“The storm, when it hits land, yes it’s going to weaken, but it’s also going to slow down, which means it’s just churning up rain, moving at a snail’s pace,” DeSantis said. “That rain is going to pile up pretty quickly in parts of Southwest Florida.”

Many parts of the state are already overcrowded, officials said. South Florida has received more than double the normal rainfall over the past two weeks, with some areas receiving more than 6 inches of water. Several rivers in central and western Florida are also already above flood stage as Ian makes his way across the state, further increasing flood risks.

• Damaging winds: A hurricane warning — meaning winds of at least 74 mph — covers about 8 million people in parts of west and central Florida — including from the Anclote River north of Tampa to south of Fort Myers. Area to Bonita Beach.

National Weather Service for Miami and South Florida said Strong winds can damage buildings and blow roofs off, completely destroy mobile homes and leave some areas “uninhabitable for weeks or months.”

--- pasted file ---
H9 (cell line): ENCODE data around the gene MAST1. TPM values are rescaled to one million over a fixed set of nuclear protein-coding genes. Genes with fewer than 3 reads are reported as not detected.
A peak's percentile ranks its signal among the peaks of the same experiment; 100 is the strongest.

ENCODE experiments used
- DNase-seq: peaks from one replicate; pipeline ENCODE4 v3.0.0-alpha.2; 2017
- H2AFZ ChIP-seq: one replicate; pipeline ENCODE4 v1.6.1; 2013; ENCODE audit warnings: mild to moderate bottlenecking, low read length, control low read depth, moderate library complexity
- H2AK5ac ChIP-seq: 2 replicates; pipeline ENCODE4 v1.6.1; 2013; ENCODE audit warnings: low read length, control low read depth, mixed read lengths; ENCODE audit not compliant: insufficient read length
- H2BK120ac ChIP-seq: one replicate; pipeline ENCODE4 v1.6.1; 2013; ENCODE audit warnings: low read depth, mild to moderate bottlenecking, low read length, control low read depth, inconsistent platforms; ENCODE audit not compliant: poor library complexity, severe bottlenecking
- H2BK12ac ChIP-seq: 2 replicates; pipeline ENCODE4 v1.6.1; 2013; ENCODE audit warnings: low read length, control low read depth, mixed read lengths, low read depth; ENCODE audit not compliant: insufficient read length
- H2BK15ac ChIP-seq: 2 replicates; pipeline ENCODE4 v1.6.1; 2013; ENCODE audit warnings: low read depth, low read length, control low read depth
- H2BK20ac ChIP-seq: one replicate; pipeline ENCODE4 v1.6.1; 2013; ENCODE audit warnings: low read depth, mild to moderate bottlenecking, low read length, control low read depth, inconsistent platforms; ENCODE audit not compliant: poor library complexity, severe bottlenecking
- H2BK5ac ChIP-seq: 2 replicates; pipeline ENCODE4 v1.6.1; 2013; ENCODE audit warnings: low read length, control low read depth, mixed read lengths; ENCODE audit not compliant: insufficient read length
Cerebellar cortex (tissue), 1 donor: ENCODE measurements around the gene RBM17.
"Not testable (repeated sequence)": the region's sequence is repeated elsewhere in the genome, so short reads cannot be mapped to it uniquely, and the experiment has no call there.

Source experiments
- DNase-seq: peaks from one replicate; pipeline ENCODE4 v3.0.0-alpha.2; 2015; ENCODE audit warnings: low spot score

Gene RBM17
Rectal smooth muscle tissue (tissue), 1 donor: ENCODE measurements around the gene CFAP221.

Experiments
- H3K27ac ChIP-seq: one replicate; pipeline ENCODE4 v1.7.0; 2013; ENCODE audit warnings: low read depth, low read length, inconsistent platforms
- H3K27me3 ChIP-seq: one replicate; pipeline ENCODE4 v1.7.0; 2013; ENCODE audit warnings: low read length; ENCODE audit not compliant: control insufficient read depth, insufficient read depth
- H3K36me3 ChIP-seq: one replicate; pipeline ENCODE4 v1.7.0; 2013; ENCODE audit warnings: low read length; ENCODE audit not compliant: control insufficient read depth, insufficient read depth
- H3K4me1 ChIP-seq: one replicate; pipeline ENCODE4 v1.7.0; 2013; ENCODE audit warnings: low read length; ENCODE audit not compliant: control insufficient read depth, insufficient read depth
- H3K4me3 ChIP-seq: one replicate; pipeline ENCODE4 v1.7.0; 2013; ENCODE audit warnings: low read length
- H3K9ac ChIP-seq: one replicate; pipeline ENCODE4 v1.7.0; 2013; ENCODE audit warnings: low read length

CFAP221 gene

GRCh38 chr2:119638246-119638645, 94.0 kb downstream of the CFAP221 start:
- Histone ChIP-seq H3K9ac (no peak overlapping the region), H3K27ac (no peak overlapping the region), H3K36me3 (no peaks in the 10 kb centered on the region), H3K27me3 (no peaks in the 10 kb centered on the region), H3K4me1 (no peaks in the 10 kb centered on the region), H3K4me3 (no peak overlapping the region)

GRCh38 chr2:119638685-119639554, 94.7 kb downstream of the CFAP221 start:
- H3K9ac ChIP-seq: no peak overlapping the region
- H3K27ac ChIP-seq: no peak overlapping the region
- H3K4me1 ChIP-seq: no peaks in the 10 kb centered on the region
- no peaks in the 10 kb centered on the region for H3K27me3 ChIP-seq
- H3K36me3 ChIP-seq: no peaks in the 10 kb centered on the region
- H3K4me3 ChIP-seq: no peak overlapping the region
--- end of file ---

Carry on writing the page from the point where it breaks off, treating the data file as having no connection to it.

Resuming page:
“You’re really looking at a multi-hazard, multi-day long event here across much of the west and central Florida peninsula,” Michael Brennan, acting deputy director of the National Oceanic and Atmospheric Administration, told CNN Tuesday morning.

Closures, flights canceled before Ian

The hurricane’s dangerous approach to Florida triggered preparations across the state as officials announced school closings and flight cancellations, and the military began evacuating ships and planes.

Along Florida’s west coast, officials are urging residents to get out of harm’s way rather than stay in to protect their property.

Tampa International Airport Suspended operations Tuesday at 5 p.m.; Orlando International Airport. It is set to do the same 10:30 a.m. Wednesday.

Around the state, residents waited in long lines Monday to fill sandbags or get bottled water in preparation for the storm’s arrival.

Resident Khadijah Jones told CNN she stood in line for three hours Monday to pick up free sandbags in Tampa, not sure if her home would flood. “Just doing the basics … securing loose material in the yard, sandbags in low-lying areas, and getting items to prepare without electricity,” he said.

Several closures and cancellations were announced as the storm approached.

HCA Florida Pasadena Hospital in St. Petersburg announced It has suspended services and transferred patients.

Colleges and universities across the state – including Bethune Cookman University Daytona Beach and me University of South Florida in Tampa — are taking steps to prepare, including evacuating campuses or moving to online classes.

At the K-12 levelmore than 50 school districts The closure was announced by Tuesday evening.

CNN Wire